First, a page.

The air inside a home can be up to 1000 times more polluted than the air outdoors according to Adria Vasil, author of Ecoholic Home.
Ironically, household cleaning products are to blame. Conventional cleaners—degreasers, disinfectants and even air fresheners—release chemicals that contaminate the air we breathe and affect our immune systems.
So how can we mop our floors and wipe our counters without destroying our germ-fighting capabilities?
One solution is to learn which ingredients to avoid and which products are the most eco-friendly options.
Conventional Cleaning Woes
This July marks a year since the government banned phosphates in detergents. Blue-green algae feed on phosphates, so when the chemicals flow into rivers at an unusually high rate, they can cause a toxic bloom.
A problem that remains is that many cleaning products are not properly labelled. The government does not require companies to list ingredients on cleaning products, so many use vague terms like “preservatives,” “fragrances,” or “dyes” in place of specific ingredients.
It pays to take a close look at even the most innocent-sounding products. Air fresheners, for example, release their own fumes while battling the stink from old sneakers or the cat’s litterbox. They are among a variety of products that produce volatile organic compounds, which, for example, can trigger asthma and skin problems.
Endocrine disruptors found in detergents can mimic hormones and interfere with the reproductive systems in humans and wildlife. Often called “gender benders,” these chemicals pose the greatest threat to pre- and post-natal development.
If products with ingredient lists are hard to come by, a good rule of thumb is to check for third party certification. Ecologo Environmental Choice Stamps, for example, help indicate which products are safest for the environment.
Over the years ‘green’ cleaning products have claimed their territory on store shelves, boasting the same results as conventional cleaners without the harsh chemical fumes.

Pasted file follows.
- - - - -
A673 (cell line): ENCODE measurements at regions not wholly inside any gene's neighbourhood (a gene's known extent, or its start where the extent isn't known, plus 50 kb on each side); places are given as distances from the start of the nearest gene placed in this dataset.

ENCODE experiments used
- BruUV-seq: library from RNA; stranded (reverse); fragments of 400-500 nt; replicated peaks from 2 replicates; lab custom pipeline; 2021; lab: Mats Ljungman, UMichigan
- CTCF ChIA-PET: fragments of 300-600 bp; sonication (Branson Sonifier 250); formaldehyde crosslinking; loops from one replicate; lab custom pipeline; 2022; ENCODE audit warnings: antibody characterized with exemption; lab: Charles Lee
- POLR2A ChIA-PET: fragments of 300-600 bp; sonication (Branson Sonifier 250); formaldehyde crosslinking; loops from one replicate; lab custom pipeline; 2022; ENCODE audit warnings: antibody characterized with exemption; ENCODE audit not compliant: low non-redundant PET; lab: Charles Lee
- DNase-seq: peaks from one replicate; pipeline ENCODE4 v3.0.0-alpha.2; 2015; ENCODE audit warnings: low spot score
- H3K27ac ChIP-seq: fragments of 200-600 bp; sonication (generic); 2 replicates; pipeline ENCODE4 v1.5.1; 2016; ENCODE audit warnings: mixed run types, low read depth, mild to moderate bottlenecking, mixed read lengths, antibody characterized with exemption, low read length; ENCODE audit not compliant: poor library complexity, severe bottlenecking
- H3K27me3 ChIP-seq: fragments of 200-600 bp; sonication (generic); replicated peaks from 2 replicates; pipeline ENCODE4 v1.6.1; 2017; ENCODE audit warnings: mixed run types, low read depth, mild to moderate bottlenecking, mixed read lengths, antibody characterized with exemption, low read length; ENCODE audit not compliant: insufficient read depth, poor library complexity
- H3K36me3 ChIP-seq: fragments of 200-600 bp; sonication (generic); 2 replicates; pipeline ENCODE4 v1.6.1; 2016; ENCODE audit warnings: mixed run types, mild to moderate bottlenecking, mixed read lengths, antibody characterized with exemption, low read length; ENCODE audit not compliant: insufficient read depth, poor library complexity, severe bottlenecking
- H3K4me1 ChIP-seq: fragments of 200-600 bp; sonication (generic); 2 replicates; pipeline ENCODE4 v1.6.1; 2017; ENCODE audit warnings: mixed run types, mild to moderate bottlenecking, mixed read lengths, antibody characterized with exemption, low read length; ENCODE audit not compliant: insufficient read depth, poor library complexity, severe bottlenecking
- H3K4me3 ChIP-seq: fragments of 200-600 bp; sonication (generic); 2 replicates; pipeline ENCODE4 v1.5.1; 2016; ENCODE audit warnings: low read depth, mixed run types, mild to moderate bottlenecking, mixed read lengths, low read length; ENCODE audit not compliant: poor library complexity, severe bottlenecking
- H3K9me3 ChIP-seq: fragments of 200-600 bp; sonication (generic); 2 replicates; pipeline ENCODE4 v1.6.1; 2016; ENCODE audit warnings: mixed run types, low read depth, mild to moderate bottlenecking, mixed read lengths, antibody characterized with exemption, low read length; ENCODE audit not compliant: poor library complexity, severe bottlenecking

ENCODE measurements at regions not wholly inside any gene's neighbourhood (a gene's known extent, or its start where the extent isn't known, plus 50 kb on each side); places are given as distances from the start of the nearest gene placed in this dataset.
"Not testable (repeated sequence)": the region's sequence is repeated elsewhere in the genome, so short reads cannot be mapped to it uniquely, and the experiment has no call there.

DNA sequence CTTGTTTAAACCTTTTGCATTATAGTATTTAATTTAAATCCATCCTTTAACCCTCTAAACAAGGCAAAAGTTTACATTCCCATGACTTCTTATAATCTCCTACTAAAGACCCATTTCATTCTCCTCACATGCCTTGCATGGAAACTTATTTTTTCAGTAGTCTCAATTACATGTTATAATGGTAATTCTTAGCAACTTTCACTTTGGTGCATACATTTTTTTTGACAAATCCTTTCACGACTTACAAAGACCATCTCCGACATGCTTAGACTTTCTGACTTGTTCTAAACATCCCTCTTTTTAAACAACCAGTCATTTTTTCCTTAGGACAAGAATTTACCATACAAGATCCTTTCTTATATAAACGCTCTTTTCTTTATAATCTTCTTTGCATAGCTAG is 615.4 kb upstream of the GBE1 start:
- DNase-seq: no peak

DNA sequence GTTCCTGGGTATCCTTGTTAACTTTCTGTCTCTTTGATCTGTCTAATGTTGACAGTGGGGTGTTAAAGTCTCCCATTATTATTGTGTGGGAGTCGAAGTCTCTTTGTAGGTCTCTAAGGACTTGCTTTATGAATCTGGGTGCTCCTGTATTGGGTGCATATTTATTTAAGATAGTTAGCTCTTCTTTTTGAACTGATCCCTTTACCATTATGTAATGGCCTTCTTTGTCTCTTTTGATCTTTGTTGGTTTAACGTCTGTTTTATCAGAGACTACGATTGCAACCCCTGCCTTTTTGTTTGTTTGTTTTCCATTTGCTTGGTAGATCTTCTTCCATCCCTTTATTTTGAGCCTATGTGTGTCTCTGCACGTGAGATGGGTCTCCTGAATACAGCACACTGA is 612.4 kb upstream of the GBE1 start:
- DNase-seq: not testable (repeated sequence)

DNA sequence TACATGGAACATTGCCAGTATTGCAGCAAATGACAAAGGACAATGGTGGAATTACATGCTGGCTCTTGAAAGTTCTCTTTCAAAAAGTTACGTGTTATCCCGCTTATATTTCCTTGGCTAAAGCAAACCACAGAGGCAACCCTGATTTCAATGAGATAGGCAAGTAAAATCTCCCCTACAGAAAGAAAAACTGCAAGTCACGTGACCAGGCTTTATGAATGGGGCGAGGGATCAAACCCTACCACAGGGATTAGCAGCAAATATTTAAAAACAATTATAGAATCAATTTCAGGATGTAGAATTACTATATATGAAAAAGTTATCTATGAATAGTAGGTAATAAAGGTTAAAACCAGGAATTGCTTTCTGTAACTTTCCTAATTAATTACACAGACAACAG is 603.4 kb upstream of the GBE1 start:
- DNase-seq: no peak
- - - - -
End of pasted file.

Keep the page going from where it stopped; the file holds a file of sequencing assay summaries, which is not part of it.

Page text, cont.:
But green cleaning means more than just switching over to the products with flowery labels. A recent study presented at this year’s National Meeting and Exposition of the American Chemical Society revealed that the carbon content in many “‘green”’ cleaners is only partially derived from plants. A significant portion is petroleum-based.
“For the samples tested, our results clearly indicate that even though ‘green’ claims are made on package labels or in advertisements, these claims are not necessarily an indication of where the carbon in these products is coming from,” says Cara A.M. Bondi, who analyzed samples of liquid laundry detergents, dishwashing liquids, and hand soaps for the study.
A recent CBC News investigation also found that some popular lines of cleaning products that claim to be an eco-friendly alternative made with natural ingredients do contain some petro-chemicals.
With all this uncertainty surrounding the chemicals included in cleaning products, the safest alternative may be to use regular household items as cleaning agents. The old vinegar and water solution works best as an all-purpose cleaner for the kitchen and bathroom, and can easily be made by mixing equal parts of each in a spray bottle. Baking soda also works as a natural cleanser to scrub surfaces.
The bottom line is that there are many chemicals in cleaning products which are polluting the environment, inside the home as well as outdoors. It’s impossible to make a conscientious selection of the most eco-friendly options if the ingredients in cleaning products are not properly listed.
As it stands now, the only guaranteed “green” cleaner lies in our kitchen cupboards.